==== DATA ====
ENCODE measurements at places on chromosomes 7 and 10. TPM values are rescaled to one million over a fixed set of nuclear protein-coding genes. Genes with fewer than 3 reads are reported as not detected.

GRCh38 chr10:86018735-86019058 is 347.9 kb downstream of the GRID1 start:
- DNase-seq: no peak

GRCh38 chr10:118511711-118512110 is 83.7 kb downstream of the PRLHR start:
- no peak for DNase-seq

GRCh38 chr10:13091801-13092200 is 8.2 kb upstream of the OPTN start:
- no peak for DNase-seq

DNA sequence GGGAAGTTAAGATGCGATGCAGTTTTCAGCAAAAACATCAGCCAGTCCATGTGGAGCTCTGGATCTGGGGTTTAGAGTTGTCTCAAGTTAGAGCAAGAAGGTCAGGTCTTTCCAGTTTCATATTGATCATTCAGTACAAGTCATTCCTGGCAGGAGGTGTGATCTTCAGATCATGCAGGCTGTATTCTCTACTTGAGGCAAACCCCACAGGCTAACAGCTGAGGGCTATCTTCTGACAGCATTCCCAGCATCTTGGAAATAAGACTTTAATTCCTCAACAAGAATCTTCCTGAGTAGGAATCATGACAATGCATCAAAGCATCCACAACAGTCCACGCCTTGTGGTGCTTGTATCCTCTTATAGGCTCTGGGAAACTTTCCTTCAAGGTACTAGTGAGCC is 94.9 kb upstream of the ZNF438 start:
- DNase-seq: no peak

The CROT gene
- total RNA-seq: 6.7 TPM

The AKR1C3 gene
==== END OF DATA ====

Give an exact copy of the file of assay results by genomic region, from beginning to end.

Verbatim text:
ENCODE measurements at places on chromosomes 7 and 10. TPM values are rescaled to one million over a fixed set of nuclear protein-coding genes. Genes with fewer than 3 reads are reported as not detected.

GRCh38 chr10:86018735-86019058 is 347.9 kb downstream of the GRID1 start:
- DNase-seq: no peak

GRCh38 chr10:118511711-118512110 is 83.7 kb downstream of the PRLHR start:
- no peak for DNase-seq

GRCh38 chr10:13091801-13092200 is 8.2 kb upstream of the OPTN start:
- no peak for DNase-seq

DNA sequence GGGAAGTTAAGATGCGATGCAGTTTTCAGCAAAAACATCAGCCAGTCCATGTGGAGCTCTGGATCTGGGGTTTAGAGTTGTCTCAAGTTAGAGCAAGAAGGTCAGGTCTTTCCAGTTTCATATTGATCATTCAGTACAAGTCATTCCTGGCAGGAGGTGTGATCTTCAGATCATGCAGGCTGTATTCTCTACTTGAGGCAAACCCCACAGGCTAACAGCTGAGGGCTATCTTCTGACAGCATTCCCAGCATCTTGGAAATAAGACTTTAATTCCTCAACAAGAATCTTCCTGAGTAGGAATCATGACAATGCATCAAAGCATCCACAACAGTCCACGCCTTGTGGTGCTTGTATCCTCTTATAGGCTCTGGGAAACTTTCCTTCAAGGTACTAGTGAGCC is 94.9 kb upstream of the ZNF438 start:
- DNase-seq: no peak

The CROT gene
- total RNA-seq: 6.7 TPM

The AKR1C3 gene